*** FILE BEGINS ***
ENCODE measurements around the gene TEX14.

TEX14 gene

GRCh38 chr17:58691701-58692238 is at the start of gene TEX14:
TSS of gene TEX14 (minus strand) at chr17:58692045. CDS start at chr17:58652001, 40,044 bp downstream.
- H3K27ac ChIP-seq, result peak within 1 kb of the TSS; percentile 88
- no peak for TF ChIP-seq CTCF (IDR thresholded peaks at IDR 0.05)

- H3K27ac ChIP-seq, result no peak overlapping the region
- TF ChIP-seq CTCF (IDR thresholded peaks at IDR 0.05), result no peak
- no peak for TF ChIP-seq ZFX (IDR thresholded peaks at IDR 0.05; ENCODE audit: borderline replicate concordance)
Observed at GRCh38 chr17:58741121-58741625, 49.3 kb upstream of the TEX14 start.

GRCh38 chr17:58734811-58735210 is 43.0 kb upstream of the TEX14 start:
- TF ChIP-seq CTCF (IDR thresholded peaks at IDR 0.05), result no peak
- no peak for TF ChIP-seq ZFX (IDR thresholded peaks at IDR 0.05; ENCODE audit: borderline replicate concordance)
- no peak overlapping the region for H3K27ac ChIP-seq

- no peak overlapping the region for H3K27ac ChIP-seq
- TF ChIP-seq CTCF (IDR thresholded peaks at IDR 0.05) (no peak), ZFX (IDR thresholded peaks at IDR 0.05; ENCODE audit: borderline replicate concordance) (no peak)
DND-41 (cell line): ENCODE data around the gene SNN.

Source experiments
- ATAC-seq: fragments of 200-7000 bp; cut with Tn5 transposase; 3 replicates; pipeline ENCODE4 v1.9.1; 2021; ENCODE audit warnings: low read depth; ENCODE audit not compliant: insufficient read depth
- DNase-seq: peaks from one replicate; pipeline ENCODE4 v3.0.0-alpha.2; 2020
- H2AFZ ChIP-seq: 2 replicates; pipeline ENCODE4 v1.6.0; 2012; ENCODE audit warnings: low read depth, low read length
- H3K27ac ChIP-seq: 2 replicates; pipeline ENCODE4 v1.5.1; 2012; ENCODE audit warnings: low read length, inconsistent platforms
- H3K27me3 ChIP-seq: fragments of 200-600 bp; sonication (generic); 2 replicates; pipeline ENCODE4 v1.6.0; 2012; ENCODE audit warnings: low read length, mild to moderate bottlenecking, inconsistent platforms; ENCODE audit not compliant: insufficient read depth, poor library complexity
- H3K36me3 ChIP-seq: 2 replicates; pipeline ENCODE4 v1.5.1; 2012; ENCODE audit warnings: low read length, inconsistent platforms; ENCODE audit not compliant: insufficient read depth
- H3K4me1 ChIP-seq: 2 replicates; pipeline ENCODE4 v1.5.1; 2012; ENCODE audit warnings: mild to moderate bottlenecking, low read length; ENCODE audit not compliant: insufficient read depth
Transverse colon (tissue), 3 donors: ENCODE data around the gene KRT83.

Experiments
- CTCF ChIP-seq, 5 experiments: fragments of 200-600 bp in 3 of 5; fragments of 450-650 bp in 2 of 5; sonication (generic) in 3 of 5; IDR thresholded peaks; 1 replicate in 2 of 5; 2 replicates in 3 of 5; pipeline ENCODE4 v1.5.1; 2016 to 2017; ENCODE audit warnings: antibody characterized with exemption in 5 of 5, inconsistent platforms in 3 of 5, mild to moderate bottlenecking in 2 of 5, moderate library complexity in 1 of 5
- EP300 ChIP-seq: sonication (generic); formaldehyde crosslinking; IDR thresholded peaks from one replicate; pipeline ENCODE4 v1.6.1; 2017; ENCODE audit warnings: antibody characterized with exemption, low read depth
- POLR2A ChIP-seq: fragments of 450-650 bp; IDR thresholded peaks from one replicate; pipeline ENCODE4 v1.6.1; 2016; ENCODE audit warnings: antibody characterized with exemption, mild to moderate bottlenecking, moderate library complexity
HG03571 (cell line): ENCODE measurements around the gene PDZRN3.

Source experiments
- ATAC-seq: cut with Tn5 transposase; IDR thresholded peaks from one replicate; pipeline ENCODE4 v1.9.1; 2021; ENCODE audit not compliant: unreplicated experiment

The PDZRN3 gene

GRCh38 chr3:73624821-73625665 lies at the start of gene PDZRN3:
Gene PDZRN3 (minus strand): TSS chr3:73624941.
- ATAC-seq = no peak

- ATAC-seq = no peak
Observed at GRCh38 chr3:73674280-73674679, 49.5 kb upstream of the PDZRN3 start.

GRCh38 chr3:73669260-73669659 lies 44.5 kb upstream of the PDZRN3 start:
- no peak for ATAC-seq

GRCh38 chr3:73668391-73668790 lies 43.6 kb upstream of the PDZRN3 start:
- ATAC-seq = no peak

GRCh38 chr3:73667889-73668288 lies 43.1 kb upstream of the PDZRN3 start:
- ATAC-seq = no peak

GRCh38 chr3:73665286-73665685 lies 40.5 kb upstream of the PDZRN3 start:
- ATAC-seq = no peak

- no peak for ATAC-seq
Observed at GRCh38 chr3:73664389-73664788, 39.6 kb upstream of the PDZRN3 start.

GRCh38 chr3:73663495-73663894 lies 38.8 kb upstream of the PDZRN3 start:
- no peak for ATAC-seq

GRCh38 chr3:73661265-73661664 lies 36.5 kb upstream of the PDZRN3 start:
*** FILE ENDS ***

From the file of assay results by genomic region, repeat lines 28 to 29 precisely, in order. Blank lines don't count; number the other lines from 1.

- CTCF ChIP-seq, 5 experiments: fragments of 200-600 bp in 3 of 5; fragments of 450-650 bp in 2 of 5; sonication (generic) in 3 of 5; IDR thresholded peaks; 1 replicate in 2 of 5; 2 replicates in 3 of 5; pipeline ENCODE4 v1.5.1; 2016 to 2017; ENCODE audit warnings: antibody characterized with exemption in 5 of 5, inconsistent platforms in 3 of 5, mild to moderate bottlenecking in 2 of 5, moderate library complexity in 1 of 5
- EP300 ChIP-seq: sonication (generic); formaldehyde crosslinking; IDR thresholded peaks from one replicate; pipeline ENCODE4 v1.6.1; 2017; ENCODE audit warnings: antibody characterized with exemption, low read depth